nature writing_of_place

Thought for the Day

My morning email brought me this from the Blue  Mountain Center of Meditation…

January 30
And then there crept a little noiseless noise among the leaves,
Born of the very sigh that silence heaves.
  – John Keats

Today I was walking with some friends in Armstrong Redwoods Park and I was astonished at those trees. The more I looked at them, the more I came to appreciate them. It was completely still, unlike our tropical forests in India, where elephants trumpet, tigers roar, and there is a constant symphony of sound.

Here everything was still, and I enjoyed the silence so much that I remembered these lines of John Keats. It is a perfect simile for the silence of the mind, when all personal conflicts are resolved, when all selfish desires come to rest. All of us are looking for this absolute peace, this inward, healing silence in the redwood forest of the mind. When we find it, we will become small forces for peace wherever we go. – Eknath Easwaran

As I read those lines it is suddenly spring 1992 and I am standing by the creek in the Muir Woods on the coast north of San Francisco. This was only my second trip to northern California and the first time I had managed to get out of the city. It was total serendipity that I ended up on that creek on that day because truthfully, I had never heard of the Muir Woods. I forget which day it was, probably a Thursday, and the park was almost completely empty when I arrived. Walking in the silence Eknath Easwaran speaks of above was such a spiritual experience that every time I’ve returned to the area I have made the pilgrimage back to the site.

Standing at the base of those ancient trees with the creek running by was mind expanding. Thinking about the years those massive towers of life had stood on that spot brought to mind the concept that they weren’t the first of their kind to stand here. When I think about my ancestry, ten generations barely gets me back to the Declaration of Independence. Ten generations of these trees would take you back thousands of years into the past. As I stood there in the shadows of those ancient beings I could fill the serenity of the years pressing down upon me. The deep earthy smell in the air, the ferns growing in the shadows, even the ancient corpses of the fallen giving back to the earth that birthed them, all of these things made me slow down and just breathe…In awe.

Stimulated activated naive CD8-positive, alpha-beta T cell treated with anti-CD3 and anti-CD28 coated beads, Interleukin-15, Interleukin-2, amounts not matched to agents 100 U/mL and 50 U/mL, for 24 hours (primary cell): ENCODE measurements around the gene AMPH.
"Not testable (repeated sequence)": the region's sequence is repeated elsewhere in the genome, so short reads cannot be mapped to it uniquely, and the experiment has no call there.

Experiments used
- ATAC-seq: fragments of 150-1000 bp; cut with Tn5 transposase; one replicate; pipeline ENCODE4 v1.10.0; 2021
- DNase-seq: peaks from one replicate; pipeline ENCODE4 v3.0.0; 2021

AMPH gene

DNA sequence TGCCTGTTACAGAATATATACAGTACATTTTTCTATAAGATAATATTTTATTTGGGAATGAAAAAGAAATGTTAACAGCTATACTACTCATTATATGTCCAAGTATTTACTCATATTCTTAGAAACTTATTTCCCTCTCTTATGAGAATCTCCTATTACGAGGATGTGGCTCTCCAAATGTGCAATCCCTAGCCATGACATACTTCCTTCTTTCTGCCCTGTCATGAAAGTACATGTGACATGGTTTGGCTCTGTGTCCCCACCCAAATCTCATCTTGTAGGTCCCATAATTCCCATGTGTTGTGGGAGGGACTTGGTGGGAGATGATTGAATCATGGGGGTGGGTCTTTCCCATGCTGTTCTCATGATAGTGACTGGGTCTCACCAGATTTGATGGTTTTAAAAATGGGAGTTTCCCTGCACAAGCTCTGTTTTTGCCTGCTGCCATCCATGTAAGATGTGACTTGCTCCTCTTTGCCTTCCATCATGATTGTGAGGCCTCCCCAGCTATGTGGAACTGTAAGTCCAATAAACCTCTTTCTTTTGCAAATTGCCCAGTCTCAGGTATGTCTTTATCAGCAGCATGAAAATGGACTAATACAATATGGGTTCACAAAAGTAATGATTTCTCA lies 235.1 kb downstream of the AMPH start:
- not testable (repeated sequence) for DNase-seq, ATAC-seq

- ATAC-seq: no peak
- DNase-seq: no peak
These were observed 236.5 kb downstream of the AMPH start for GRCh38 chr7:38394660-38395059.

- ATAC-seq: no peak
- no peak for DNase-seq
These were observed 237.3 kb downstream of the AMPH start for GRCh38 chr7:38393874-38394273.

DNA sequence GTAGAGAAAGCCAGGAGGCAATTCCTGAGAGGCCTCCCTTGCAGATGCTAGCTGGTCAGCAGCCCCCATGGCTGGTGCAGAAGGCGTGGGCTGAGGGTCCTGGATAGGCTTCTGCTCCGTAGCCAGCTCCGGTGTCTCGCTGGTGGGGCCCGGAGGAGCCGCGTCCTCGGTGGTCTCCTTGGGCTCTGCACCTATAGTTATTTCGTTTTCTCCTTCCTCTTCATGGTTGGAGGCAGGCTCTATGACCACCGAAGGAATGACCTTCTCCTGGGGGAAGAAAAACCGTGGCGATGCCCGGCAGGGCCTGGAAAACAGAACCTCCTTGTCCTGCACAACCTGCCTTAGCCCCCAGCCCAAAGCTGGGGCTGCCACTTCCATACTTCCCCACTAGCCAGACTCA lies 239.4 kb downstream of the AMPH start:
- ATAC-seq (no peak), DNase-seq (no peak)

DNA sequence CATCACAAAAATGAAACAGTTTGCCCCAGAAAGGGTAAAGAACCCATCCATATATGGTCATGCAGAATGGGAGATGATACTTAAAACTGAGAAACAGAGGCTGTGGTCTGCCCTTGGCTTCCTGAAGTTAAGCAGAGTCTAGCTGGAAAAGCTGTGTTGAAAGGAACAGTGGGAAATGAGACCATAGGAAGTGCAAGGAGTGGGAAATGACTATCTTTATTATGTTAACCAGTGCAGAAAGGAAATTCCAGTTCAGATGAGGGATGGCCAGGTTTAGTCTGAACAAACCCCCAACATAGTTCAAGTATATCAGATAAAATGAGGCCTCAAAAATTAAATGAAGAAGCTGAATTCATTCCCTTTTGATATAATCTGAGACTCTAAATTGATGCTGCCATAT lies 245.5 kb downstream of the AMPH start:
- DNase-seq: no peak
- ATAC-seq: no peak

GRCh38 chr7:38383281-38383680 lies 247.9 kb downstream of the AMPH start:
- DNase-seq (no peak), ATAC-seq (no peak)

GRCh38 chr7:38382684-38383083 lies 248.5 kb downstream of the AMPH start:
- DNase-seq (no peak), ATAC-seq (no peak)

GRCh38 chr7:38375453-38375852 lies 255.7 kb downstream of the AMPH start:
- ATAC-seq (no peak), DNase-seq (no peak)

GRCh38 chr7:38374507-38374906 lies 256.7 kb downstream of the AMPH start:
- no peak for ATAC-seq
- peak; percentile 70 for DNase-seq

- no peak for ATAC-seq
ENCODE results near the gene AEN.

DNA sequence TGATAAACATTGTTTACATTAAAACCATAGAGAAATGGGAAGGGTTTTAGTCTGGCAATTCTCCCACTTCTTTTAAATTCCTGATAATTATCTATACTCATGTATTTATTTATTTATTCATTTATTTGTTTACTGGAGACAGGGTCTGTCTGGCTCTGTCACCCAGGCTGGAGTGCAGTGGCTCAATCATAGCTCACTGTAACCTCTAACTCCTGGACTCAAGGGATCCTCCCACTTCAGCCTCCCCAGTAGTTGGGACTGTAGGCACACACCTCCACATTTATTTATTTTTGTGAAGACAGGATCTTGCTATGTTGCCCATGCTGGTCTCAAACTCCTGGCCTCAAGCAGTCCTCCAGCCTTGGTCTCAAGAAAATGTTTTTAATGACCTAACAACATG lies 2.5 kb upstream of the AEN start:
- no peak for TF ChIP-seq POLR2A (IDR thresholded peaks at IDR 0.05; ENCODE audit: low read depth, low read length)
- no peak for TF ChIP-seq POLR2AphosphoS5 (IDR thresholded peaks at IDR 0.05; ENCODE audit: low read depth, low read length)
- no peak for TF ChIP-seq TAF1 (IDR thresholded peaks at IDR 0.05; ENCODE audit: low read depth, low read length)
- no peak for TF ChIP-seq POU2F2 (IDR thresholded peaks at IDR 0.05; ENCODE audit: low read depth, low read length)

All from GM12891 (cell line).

For some reason almost all of the places in my life that have had that effect on me have been in the presence of really big trees. From the old spreading Live Oaks of my home state to the massive Elms of Charlotte when I first laid eyes on trees that spread their shade not over a house but over a whole neighborhood. Even to the tall forests of the mountains I have come to dream about where I can stand and crane my neck for hours just looking toward the heavens where the trees brush their upreaching limbs in constant contact with the sky.

Such are the thoughts of my morning…gotta run.

Source: Thought for the Day


Sunday Photography Seminar

I drug myself out of bed early yesterday and drove into downtown Houston to the U of H Downtown for a seminar on Digital Travel Photography presented by National Geographic Traveler. It was this paragraph in the email solicitation that pulled me in:

Learn the secrets of these two top nature and travel photographers, and get lots of useful, real-world advice to help make the most of the potential of digital photography while avoiding the pitfalls and exploding the myths that surround the medium. This seminar is intended for amateur to advanced amateur photographers new to digital or considering making the switch from film to digital capture. Using a slide-show/lecture format, Ralph and Bob will help ease your transition into the digital world.

I was very happy with the presentation put on by Ralph Lee Hopkins and Bob Krist. They covered a lot of ground and answered a lot of questions and kept the interest and the pace through the full 7 hours of the seminar.

I guess time will tell if I really absorbed what they had to teach….


Hale: An undeveloped talent | – Houston Chronicle

Leon Hale has a story from his childhood that tells it like it was in rural Texas. It starts like this…

When the family gets together we sometimes retell the story of Uncle Billy Crockett’s camera and the famous pictures he took.

The story has been retold so often that Uncle Billy himself might not recognize it. But this is a harmless story that means well, and it’s part of my folks’ history.

One of his nieces gave Uncle Billy the camera for his birthday. This was back when almost all cameras were Kodaks. You didn’t hear the word camera much.

Take a few minutes and go read the rest of the story, it’s worth the time.

Source: Hale: An undeveloped talent | – Houston Chronicle